Lucy Dacus’ show at Franklin Music Hall on Sept. 29 was an entertaining experience. This was the first show of the tour and it made the performance that much more special. Dacus’ live performance reached the same level of talent displayed in her records.
This show was a rescheduled date from the original concert that got rained out at the Mann Center. The rain reportedly ruined a lot of the band’s equipment.
Before Dacus took the stage, a band called Crooks and Nannies opened the set. Their stage presence was alluring and the overall sentiment was lighthearted and fun. The lead singers’ vocals were unique. Additionally, I really enjoyed that the drummer sang a few songs. I liked Crooks and Nannies so much that I made my way back to the merch table on my way out because I just had to have a t-shirt.
I have added Crooks and Nannies to my playlist and I highly recommend checking them out. With less than 1000 Instagram followers (underrated in my opinion), they are an up-and-coming act to look out for — yet you wouldn’t know that based on how comfortable they are performing and how good their discography is.
Dacus took to the stage after what felt like a very long intermission. One thing that built excitement and had the crowd “awwing” over and over was a projected compilation of home video clips that played repeatedly until the band was ready to perform. These were wholesome clips of Dacus from her as a newborn all the way until what looked like a few years ago. It was a nice way to start the show and added to the theme of her album “Home Video.”
That being said, most of the songs she played were from her newest album, as was expected. However she did play some unexpected songs and even took two requests from the crowd which I thought was very thoughtful.
There were many memorable moments throughout the night. “Addictions” obviously led to super high energy from the crowd because of its popularity and it was super fun. It was easy to hear everyone scream-singing along which is always a highlight.
Some of my favorite songs were played: such as “VBS,” “Yours and Mine” and “Brando,” which I thoroughly enjoyed for obvious reasons. Next, Dacus played “Thumbs,” which threw everyone into an emotional wreck, but she picked us all back up when she did a cutesy sing a long session to “Going, Going, Gone.” It was a nice breather after emotions were running high.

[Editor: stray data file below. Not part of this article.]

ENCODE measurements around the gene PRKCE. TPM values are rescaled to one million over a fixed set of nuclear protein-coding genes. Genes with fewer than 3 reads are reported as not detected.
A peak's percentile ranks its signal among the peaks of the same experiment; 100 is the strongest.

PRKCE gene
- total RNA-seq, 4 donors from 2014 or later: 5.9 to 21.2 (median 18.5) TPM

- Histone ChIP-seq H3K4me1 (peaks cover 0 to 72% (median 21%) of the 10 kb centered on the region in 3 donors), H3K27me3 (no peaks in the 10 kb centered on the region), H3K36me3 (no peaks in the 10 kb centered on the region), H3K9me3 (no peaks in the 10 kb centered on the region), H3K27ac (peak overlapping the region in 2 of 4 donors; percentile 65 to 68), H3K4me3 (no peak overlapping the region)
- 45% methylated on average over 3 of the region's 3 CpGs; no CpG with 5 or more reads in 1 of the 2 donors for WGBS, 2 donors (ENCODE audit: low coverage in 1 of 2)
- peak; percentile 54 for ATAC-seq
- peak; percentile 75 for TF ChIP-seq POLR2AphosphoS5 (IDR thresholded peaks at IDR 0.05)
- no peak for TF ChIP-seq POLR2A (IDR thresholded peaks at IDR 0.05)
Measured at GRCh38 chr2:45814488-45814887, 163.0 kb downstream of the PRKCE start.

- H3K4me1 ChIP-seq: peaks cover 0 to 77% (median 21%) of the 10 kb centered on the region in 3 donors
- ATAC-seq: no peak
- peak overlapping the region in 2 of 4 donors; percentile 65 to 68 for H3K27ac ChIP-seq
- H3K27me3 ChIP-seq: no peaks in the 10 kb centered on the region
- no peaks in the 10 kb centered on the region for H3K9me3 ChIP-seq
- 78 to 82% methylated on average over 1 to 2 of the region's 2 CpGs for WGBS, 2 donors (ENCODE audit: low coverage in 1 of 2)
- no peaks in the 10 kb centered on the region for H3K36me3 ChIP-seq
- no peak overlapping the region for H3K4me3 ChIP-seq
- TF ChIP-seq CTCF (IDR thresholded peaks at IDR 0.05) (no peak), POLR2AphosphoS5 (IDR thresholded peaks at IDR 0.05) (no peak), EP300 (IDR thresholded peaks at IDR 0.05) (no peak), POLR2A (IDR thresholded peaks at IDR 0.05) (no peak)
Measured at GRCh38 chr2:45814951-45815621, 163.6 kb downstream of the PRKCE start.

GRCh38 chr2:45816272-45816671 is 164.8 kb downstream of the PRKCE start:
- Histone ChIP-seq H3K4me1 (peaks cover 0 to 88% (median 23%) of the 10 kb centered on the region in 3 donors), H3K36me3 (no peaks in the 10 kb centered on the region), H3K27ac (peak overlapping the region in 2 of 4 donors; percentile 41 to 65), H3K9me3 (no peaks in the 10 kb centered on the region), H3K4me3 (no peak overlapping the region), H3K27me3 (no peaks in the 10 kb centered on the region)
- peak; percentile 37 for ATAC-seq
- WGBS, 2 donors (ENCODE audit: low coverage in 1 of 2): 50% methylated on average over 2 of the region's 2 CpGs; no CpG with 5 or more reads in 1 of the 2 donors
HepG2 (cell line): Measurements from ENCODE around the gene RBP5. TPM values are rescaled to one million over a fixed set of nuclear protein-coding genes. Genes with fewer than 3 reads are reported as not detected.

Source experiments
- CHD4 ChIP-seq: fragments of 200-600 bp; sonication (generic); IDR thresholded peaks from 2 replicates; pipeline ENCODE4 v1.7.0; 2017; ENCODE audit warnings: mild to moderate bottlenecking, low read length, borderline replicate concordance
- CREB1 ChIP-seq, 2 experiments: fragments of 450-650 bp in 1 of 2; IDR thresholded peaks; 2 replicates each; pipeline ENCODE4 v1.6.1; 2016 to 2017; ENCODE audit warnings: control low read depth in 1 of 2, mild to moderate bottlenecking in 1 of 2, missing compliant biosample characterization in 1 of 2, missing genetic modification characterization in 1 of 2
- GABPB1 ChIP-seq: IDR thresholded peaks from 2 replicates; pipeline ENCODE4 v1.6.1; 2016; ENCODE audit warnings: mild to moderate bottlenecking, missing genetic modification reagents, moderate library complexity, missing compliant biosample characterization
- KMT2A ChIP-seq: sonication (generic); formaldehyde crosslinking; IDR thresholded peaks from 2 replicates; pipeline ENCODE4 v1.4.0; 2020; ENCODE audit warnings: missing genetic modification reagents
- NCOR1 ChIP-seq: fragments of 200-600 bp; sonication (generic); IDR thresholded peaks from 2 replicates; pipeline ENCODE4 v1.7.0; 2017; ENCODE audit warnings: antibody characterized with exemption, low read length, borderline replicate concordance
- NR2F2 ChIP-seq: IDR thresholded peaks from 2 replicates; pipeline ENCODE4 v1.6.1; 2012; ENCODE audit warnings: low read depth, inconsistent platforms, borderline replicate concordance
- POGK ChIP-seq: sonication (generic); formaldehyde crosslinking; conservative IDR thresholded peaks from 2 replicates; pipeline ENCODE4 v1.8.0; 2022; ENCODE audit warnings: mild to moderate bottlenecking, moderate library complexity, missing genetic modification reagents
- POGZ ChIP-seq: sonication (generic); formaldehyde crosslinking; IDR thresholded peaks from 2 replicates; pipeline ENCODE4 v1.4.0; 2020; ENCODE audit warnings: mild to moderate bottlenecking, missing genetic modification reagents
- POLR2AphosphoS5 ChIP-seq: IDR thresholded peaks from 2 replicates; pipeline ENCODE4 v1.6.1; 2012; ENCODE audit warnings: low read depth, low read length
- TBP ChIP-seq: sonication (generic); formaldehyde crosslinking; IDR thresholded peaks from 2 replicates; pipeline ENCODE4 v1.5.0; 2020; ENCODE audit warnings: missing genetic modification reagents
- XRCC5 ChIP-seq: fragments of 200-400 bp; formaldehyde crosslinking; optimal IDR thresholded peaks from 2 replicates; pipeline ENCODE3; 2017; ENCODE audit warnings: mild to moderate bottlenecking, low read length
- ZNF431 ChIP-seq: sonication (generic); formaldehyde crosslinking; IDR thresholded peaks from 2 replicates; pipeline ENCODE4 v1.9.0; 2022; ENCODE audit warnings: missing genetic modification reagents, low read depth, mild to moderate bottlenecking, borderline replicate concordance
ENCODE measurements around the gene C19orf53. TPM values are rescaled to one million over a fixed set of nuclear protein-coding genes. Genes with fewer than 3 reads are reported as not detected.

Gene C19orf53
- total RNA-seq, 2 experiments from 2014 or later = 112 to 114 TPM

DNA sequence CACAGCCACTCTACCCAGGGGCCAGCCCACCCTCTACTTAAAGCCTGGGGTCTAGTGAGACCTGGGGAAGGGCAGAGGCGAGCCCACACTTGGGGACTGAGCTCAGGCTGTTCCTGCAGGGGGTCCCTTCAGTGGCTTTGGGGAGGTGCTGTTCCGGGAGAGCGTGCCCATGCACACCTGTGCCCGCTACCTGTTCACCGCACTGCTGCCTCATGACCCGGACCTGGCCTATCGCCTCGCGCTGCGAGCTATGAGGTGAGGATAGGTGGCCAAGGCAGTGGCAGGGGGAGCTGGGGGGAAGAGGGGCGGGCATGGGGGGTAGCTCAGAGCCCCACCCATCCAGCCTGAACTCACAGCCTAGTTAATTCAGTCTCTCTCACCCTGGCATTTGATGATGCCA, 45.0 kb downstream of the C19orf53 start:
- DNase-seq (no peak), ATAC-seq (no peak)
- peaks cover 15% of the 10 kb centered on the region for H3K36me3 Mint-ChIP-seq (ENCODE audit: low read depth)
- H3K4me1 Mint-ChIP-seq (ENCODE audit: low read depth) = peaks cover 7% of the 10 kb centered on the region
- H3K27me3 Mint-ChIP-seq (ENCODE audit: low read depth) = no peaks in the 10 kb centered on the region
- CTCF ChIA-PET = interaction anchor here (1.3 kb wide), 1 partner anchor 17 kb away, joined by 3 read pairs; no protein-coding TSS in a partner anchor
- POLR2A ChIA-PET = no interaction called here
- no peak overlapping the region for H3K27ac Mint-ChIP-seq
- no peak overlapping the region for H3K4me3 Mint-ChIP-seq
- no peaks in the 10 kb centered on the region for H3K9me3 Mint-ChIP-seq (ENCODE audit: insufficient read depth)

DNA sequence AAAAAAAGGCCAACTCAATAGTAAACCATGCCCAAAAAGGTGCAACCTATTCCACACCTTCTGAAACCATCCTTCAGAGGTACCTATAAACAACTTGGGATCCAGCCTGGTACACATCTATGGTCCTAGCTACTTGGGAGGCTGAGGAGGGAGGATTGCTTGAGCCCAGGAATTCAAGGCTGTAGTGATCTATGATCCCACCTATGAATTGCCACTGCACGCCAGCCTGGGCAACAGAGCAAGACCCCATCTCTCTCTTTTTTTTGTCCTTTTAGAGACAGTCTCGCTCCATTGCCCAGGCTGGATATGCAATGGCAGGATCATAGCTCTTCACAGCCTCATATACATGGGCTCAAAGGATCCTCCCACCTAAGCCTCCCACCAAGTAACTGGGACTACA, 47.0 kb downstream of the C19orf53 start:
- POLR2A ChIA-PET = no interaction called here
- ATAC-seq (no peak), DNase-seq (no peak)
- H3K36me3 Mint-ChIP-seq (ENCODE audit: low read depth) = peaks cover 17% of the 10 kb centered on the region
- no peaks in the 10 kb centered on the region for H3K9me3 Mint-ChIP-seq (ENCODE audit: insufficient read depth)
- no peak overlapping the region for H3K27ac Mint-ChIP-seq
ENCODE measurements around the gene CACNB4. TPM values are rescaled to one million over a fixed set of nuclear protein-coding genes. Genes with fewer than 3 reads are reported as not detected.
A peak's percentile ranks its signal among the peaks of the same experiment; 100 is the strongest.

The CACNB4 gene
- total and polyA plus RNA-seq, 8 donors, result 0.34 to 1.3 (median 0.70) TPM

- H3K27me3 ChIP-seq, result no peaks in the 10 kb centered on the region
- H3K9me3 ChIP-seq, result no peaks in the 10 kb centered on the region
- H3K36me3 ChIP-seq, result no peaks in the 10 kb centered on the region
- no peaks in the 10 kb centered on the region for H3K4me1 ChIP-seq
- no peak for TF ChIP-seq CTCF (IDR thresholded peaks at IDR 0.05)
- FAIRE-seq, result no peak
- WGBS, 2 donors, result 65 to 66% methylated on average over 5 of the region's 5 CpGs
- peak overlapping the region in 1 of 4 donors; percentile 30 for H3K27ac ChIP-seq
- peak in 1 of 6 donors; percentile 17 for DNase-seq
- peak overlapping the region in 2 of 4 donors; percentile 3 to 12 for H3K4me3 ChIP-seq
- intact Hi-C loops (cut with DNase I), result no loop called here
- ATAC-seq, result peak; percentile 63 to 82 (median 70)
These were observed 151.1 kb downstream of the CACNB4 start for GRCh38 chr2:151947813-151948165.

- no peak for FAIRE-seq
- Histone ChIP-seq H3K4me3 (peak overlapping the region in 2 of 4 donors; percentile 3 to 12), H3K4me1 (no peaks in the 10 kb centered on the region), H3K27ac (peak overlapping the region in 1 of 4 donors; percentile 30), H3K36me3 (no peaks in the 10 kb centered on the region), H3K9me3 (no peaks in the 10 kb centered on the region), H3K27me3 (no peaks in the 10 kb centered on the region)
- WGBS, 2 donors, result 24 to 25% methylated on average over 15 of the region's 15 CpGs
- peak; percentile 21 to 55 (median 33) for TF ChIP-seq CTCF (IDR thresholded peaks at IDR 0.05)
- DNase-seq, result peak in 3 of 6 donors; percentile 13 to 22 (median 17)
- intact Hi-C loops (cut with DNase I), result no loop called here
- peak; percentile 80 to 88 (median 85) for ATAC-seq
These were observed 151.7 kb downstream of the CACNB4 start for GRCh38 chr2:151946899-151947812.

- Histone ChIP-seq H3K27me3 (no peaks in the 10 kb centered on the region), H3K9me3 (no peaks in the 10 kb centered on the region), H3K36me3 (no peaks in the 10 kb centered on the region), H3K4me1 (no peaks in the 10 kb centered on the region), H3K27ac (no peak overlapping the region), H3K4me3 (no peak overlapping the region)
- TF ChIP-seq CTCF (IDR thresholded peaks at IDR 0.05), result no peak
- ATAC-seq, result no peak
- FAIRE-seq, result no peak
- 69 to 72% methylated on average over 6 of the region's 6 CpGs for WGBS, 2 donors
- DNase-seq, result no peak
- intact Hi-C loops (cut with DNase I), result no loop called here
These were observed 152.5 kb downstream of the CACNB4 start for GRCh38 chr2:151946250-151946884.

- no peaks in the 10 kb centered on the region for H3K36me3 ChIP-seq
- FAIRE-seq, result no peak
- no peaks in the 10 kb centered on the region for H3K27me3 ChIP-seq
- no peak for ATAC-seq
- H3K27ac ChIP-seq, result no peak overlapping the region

The next song I did not expect at all, but it made me so happy. I think I actually jumped up and down and squealed once I realized what it was. Dacus played one of my all time favorite songs “I Don’t Want to Be Funny Anymore” and I loved every single second of it.
Towards the end of the show Dacus asked the crowd “Is anyone here gay?” and a majority of the crowd’s hand shot in the air (myself included of course). She followed up by saying “I asked that same question in Europe and almost no one raised their hands and I was wondering where all they gays were…I guess they were all in Philly.”
She continued by playing “Kissing Lessons” where all the gay fans sang their hearts out. It was an experience unlike any other. The music video to the song was projected above her as well which only added to the ambiance.
Finally, Dacus played the song we were all waiting for “Night Shift.” I cannot physically put into words how amazing this was. The crowd danced, jumped and screamed. It had such high energy even though the song is tragic. Dacus had announced it was the last song and she walked off stage.
She didn’t trick anyone as we all knew she’d be back for an encore. She came back out for two more songs. The first one was a cover of “Home Again,” originally by Carole King.
Towards the end of the concert Dacus played an unreleased song. She asked everyone to not record and said “If you see anyone trying to record, then physical assault is allowed,” — jokingly, of course. It was an intimate moment between Dacus and the crowd. It allowed everyone to simply be present without distractions. The song was also incredible and might even be my favorite Lucy Dacus song. I can’t wait for its release.
I Don’t Wanna Be Funny Anymore
Home Again (Carole King cover)